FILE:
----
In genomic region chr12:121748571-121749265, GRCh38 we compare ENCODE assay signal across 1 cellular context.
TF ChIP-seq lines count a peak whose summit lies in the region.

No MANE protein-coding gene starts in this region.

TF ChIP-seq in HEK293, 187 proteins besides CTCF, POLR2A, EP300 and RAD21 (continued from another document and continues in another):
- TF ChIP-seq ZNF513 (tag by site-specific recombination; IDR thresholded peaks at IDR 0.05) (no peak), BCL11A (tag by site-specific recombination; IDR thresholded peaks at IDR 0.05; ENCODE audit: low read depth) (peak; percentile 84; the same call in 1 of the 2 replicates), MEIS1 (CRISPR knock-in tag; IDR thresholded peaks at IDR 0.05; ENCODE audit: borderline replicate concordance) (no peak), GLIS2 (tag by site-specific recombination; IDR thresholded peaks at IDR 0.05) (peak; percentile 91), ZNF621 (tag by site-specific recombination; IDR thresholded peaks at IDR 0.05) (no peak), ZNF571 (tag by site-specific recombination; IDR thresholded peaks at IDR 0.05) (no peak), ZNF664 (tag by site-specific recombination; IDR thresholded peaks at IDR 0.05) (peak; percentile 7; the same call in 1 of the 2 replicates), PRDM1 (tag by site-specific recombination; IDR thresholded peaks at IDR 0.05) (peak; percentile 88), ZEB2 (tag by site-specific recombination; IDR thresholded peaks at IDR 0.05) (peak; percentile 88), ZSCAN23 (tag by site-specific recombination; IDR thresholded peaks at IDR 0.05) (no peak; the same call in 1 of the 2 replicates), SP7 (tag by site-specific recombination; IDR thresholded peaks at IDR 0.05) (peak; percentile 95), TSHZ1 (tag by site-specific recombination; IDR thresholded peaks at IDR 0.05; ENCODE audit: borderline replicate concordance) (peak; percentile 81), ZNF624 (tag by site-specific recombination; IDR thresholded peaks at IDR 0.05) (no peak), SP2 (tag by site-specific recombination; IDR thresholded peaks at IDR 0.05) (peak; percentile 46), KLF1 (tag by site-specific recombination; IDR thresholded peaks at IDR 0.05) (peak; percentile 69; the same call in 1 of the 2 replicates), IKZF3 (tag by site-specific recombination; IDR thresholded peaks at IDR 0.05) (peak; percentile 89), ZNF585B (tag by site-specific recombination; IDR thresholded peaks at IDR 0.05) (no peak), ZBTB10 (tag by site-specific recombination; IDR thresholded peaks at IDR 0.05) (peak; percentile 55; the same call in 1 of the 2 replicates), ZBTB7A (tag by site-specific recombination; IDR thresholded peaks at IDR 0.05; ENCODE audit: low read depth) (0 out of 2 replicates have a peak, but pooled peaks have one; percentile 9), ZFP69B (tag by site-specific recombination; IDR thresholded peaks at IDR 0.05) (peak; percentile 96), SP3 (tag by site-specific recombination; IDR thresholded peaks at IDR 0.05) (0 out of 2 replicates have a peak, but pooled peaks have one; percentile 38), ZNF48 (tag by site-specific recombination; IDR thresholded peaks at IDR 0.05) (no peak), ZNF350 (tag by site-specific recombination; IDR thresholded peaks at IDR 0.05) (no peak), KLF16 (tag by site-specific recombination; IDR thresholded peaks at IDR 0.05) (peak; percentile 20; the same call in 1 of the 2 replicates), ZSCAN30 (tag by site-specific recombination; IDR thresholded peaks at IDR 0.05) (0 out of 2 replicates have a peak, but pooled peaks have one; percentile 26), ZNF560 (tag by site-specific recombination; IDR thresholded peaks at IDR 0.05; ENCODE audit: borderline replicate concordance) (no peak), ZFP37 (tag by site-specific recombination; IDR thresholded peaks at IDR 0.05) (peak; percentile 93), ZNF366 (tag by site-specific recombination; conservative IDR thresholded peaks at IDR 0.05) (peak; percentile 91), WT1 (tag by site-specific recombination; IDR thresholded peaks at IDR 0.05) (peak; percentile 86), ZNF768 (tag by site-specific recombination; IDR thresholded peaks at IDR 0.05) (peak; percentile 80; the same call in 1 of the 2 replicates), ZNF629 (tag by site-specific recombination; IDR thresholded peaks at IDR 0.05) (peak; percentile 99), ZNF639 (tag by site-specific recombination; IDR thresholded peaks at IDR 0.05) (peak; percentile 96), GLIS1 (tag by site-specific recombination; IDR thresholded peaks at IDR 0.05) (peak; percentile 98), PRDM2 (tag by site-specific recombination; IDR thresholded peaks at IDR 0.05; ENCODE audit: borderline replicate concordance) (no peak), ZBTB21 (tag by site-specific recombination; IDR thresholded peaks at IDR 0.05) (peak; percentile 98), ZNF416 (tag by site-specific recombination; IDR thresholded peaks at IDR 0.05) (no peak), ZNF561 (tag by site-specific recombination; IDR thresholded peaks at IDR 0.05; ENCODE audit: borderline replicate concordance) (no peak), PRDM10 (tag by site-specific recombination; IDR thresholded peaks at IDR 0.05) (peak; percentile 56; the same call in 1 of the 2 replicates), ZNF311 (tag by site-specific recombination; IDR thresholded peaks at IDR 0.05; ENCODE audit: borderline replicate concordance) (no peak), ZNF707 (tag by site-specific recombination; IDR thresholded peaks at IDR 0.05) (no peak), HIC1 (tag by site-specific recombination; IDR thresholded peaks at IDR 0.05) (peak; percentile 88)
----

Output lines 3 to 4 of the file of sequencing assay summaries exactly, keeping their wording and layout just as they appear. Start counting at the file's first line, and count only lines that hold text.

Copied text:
No MANE protein-coding gene starts in this region.

TF ChIP-seq in HEK293, 187 proteins besides CTCF, POLR2A, EP300 and RAD21 (continued from another document and continues in another):